People ask me if there are many similarities between walked-up grouse and double trap, but I don’t think so. In double trap you start off pre-mounted, and you have a good idea of where the clay is going, but grouse are so unpredictable, you have no idea when they are going to appear.
I used to shoot walked-up grouse when I was younger, at a place called Aline on the Isle of Lewis. A great friend of ours had an estate there and we’d go up and visit in the summer holidays – we were very lucky. It was special – we’d revel in the dog work, three or four Guns and a keeper, and you could walk all day across spectacular and rugged terrain and not pull the trigger, or you could be very fortunate and fill your gamebag.
As far as advice goes, I used to suffer quite badly from headaches when shooting, and it was almost always because I was dehydrated. Then I got into the habit of shoving my head under a running tap and taking on board as much fluid as I could before setting off for a day of walking. You should prepare yourself for a lot of walking. You need good footwear and decent clothing.
In terms of shooting, you need to be proficient at mounting your gun smoothly and consistently, so practise this until it becomes second nature. This helps enormously as you don’t always have a lot of time when shooting walked-up game.
Author / ANTHONY "TRIGGER" ALBOROUGH-TREGEAR
Without question one of the most iconic big game species of the British Isles is the diminutive roe deer. If the red stag lays claim to being king, then the roebuck is undoubtedly the prince – a beautifully delicate deer of a shy and sometimes reclusive nature.
As a true native deer to these shores, the roe has had mixed fortunes. The species declined rapidly until the 1800s when stock from Europe was re-introduced and the population began to increase, spreading gradually throughout Britain. Even with the increase, the roe was still subjected to control by shotgun, and it wasn’t until post-war management principles were brought over from the Continent, including the use of rifles for roe stalking, that we saw a greater respect for the species. Today Britain ranks as one of the top countries in Europe to stalk roe, with many outstanding trophies being taken year on year.
I have been privileged over the years to stalk roe from the Scottish Islands and Highlands to the Wiltshire Downs, and from the Sussex woods to Europe. From a trophy perspective, the male has antlers that differ from buck to buck, not only in size and weight, but colour and form, too. Heavy coronets, thick pearling and dark colour are my preferred trophy, but then I have shot malforms and corkscrews that are equally interesting and often unique. It is this individuality that to my mind makes them such a wonderful species to stalk and rightfully puts them at the top of many a hunter’s list.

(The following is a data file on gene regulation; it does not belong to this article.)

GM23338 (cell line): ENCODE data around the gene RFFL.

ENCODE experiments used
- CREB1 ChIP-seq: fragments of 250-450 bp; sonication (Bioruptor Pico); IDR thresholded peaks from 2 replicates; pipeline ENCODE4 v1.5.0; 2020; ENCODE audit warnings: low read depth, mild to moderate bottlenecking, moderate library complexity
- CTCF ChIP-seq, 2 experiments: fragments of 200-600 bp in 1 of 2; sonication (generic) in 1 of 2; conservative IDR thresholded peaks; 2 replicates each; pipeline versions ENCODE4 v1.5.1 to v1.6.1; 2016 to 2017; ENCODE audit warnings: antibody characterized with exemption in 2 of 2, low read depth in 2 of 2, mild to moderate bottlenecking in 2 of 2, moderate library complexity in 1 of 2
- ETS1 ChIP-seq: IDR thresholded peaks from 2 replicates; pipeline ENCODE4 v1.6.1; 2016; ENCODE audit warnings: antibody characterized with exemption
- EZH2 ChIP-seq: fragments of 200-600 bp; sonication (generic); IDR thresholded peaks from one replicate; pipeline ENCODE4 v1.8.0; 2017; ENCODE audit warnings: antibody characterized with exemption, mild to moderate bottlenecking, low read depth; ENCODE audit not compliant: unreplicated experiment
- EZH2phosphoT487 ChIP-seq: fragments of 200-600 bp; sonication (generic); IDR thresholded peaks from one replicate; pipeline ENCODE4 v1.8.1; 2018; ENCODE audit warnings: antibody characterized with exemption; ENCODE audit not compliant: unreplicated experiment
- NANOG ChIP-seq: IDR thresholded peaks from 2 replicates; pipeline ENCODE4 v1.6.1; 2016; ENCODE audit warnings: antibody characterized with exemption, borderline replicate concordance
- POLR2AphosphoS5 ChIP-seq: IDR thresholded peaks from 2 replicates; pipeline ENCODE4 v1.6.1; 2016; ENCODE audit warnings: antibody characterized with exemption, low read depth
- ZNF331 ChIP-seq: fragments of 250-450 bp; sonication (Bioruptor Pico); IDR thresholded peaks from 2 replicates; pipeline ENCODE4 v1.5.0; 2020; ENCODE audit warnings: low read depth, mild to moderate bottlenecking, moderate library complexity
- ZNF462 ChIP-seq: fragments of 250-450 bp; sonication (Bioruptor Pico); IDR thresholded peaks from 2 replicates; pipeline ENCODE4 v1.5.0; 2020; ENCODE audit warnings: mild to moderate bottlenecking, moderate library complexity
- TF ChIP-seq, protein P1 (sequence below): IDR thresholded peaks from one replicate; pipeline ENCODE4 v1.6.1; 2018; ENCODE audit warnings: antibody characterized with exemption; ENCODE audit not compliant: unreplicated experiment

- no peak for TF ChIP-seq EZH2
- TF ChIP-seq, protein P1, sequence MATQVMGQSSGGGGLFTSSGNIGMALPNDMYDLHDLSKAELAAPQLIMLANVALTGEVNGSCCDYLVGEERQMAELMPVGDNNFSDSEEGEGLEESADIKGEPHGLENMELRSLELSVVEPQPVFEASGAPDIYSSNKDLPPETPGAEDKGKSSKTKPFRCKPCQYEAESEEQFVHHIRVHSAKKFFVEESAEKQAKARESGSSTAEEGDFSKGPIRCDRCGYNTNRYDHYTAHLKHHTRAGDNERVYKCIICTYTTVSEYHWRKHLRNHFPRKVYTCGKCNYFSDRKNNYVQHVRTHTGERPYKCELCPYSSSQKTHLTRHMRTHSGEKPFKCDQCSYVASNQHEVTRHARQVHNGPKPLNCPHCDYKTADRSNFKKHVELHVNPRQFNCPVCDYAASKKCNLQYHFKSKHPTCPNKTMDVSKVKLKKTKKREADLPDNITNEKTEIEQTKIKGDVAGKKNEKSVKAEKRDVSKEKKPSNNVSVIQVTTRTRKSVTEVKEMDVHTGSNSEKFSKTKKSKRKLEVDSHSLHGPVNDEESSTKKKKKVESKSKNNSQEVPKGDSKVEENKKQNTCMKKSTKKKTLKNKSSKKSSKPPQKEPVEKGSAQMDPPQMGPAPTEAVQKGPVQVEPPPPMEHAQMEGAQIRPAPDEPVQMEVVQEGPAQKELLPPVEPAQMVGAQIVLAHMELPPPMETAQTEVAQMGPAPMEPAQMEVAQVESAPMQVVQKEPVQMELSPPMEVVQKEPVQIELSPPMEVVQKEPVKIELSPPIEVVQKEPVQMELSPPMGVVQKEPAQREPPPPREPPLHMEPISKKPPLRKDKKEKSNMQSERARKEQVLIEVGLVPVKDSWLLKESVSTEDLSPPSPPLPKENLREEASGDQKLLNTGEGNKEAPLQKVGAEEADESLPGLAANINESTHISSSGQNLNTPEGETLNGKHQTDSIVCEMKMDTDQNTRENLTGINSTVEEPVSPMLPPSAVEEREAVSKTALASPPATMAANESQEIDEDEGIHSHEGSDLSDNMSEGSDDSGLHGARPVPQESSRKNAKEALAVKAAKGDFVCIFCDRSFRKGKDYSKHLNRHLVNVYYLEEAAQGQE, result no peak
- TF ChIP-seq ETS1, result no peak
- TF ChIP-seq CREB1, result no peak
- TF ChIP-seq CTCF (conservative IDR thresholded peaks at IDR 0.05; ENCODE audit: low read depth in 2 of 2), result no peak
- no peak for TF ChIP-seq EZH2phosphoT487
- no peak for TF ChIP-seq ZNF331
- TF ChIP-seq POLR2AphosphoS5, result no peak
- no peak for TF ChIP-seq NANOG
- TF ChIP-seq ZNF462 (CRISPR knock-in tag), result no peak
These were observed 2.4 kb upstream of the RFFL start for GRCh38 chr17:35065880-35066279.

Whilst most stalkers will claim to know all of their bucks and the territories they are holding, I have to admit that many of my better trophies have been shot by pure luck and coincidence! Big, medal-class bucks do not grow old by being seen or being stupid. They often inhabit some of the thickest vegetation where browse is good and they really have no need to wander. It is often only the rut in late July/early August that draws these monsters out, the lure of a beautiful doe proving their fateful demise. On reflection, perhaps there is a lesson in there somewhere...
Author / CHRIS HORNE
Photographer / JOHN MACTAVISH
I feel I’m in pretty good company here. The pheasant is the most popular gamebird in the UK, so it should be an easy one to justify. Shooting’s biggest area for growth and demand in the last 15 years has been in high bird shooting. And when people talk about high bird shooting, they’re nearly always talking about pheasants.
The fact that the pheasant is so common is also one of the reasons it is the ultimate quarry species for me. It’s relatively easy to manage and therefore it’s a relatively affordable quarry to pursue (in shooting terms!). As a result, you’re more likely to find yourself having fun on a pheasant day than any other. The main reason we go shooting is to have fun with friends and family, and a day’s pheasant shooting offers this in spades.
We recently changed the strapline of GunsOnPegs to be ‘Plan the best days of your life’. It’s fairly safe
to say that some of the best days of my life have been out shooting pheasants. When I was a bit younger, my Dad regularly invited my Grandpa and I to shoot with him. We’d often rig the draw at Chippenham Park in Cambridgeshire, which Dad helped to run, so we were standing next to each other in the line. It’s one of the only sports where age really doesn’t make much difference and shooting made the three of us best friends as well as family.
My advice? Only shoot what makes you happy. Bum, body, beak, bang. If there’s a lone driven bird, don’t raise the gun too early. Keep swinging. These are all things I remember my Dad saying when I was growing up. There’s one bit of advice I’ve become more vocal about recently, though, and that is to make sure your gun, choke and cartridge are suitable for what you’re shooting at. The pattern for a strong bird like the pheasant is vital and there’s nothing worse than wounding. I’d rather miss all day than bring down five that need a dog.
Author / PAUL PROCTER
I was weaned on Cumbrian wild brown trout from a tender age and after nearly 40 years of pestering them they still rank as my ultimate quarry species. Admittedly, I’ve flirted with the likes of bonefish, permit, giant trevally and other exotic creatures, yet I’d unequivocally be content chasing Salmo trutta for the remainder of my days!